And today’s eShop nasty is… Beach Girls: Don’t Lie In Summer! Like Hentai Uni and Waifu Impact before it, Beach Girls landed on the Switch eShop with a minimum of fanfare and little but the promise of sexy fan service. Its goal? To flog it off to a few people before it disappears off the front page of the eShop and therefore our collective memory a few days later.
This one’s “gameplay”, if you could call it that, involves quick memory. In theory, you’re meant to be “seducing” a girl by not “lying” to her, but it’s nowhere near that theme in application. The girl will ask you a question, from which you need to choose from four different answers. The first time you choose that answer it “locks” it in as the correct one. So, for example, if she asks you what your age is, and you respond “22”, then that becomes the correct question. Then the game moves on to the next question, and after a while, you’ll get some of the old questions asked to you again. If you respond in the same way as the original answer, then great, the “game” continues. If not, then the girl calls you a dirty liar and it’s game over.
There’s also a timer and it ticks down more quickly the more questions you get right, and soon enough you’re not going to have the time to look at the question. You’re just going to be trying to pick out the word combinations and numbers that you remember setting as the “answers”. Eventually you will make a mistake and it’ll be game over, at which point your choices are to either play again, or exit back to the main menu where you can spend “coins” (they actually look like gems) that you’ve earned from getting questions right on unlocking more costumes and characters.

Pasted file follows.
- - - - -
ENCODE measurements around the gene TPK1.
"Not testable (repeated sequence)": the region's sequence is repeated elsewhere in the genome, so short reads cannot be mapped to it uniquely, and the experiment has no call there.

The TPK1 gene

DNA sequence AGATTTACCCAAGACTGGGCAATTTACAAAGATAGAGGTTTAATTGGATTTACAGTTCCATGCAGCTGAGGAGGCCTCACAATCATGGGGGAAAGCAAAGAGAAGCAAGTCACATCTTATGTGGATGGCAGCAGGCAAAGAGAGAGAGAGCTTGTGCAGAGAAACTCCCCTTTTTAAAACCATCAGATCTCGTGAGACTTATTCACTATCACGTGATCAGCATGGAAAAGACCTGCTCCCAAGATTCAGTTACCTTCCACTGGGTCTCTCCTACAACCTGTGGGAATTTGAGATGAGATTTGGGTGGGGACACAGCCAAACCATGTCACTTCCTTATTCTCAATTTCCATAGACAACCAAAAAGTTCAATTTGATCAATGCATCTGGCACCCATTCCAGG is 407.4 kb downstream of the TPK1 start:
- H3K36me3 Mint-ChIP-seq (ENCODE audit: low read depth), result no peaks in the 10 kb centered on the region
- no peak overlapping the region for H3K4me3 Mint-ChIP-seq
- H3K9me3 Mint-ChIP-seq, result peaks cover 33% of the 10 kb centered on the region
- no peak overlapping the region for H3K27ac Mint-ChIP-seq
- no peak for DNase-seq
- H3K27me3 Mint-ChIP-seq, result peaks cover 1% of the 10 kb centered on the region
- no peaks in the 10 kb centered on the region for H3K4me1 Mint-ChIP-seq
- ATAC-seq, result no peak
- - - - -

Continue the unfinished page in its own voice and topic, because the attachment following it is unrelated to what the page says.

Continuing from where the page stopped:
That’s all that is there to this game. There’s no personality or character to the girls – they’re just static background images that are randomised each time you play. They don’t even ask unique questions – it’s the same pool of questions per character. These questions don’t count as a genuine interaction between two people, either, since the questions include things like “what is your age?”, as mentioned before, and “what is your name?”… and how many times do you need to ask those questions in a conversation? By the time you’d told the girl your name is “James Michael” and you’re “22”, for the 15th time you’re going to lose any sense that you’re actually interacting with whatever character is on screen with you.
What absolutely sucks about Beach Girls is that some of the character art is decent. Some of it, anyway. There are something like 30 girls to unlock, and though they’re not animated, they’re nicely drawn and would be right at home in a higher-budget indie visual novel. The artist’s talents would have been better directed to a more purposeful project.
I understand the impulse to throw down a couple of bucks for a game that features pretty girls in swimwear. A bit of fan service can be fun and all that, and for a couple of dollars, you’re not going to expect a masterpiece. But for fan service to work, you’ve got to be a fan in the first place, and the complete lack of character and purpose in Beach Girls means that it doesn’t work as fan service either. The fact that even Steam isn’t getting laboured with stuff like Beach Girls, or Hentai Uni before it, suggests that Nintendo is perhaps being a little too open with its open platform.